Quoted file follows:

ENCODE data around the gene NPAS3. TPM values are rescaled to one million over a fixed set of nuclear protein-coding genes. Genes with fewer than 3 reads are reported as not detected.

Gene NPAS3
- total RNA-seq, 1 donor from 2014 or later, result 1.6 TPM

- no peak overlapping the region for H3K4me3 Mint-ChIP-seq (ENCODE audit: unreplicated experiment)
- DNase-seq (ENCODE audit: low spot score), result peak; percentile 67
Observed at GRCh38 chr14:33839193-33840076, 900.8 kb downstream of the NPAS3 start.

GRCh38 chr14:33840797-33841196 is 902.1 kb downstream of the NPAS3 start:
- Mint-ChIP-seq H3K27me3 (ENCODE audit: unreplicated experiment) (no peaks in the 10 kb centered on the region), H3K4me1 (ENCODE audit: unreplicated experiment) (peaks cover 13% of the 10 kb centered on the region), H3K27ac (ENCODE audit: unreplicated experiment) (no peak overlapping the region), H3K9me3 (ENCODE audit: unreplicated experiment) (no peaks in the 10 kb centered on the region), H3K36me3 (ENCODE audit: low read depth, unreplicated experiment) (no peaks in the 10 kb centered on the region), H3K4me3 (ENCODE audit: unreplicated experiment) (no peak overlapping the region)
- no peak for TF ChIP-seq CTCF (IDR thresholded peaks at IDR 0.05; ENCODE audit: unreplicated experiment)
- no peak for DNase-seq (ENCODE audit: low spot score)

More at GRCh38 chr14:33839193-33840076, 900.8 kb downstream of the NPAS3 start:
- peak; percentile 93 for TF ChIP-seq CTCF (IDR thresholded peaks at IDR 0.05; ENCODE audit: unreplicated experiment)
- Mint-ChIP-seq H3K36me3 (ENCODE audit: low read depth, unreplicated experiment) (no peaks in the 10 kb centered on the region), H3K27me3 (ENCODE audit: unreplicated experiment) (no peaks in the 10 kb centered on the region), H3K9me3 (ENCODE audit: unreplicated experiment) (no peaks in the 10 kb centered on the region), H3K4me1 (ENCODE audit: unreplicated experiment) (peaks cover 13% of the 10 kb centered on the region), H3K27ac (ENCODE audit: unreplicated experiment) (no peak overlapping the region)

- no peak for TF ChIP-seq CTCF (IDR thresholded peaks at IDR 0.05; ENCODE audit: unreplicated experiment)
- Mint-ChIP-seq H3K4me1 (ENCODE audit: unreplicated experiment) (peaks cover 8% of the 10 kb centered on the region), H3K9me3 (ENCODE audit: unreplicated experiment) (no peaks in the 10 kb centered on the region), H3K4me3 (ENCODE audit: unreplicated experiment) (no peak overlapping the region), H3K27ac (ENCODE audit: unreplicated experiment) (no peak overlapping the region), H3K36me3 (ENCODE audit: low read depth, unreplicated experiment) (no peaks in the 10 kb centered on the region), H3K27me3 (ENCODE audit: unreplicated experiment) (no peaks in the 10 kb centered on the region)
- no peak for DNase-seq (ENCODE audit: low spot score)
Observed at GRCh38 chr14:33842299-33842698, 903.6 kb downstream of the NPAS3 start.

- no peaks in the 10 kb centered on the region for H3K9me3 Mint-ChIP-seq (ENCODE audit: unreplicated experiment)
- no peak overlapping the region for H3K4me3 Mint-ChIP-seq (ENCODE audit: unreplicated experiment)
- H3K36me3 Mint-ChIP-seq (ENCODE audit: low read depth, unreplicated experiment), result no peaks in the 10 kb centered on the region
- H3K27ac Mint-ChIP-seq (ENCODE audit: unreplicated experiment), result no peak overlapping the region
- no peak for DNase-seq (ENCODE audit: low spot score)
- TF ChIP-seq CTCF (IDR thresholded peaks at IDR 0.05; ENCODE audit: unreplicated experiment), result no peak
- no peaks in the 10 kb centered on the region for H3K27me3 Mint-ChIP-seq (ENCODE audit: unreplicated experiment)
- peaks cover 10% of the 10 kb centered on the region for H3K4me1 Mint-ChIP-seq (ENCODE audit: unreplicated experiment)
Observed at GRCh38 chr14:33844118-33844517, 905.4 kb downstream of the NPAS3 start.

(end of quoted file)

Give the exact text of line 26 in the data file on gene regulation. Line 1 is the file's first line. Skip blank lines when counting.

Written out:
Observed at GRCh38 chr14:33844118-33844517, 905.4 kb downstream of the NPAS3 start.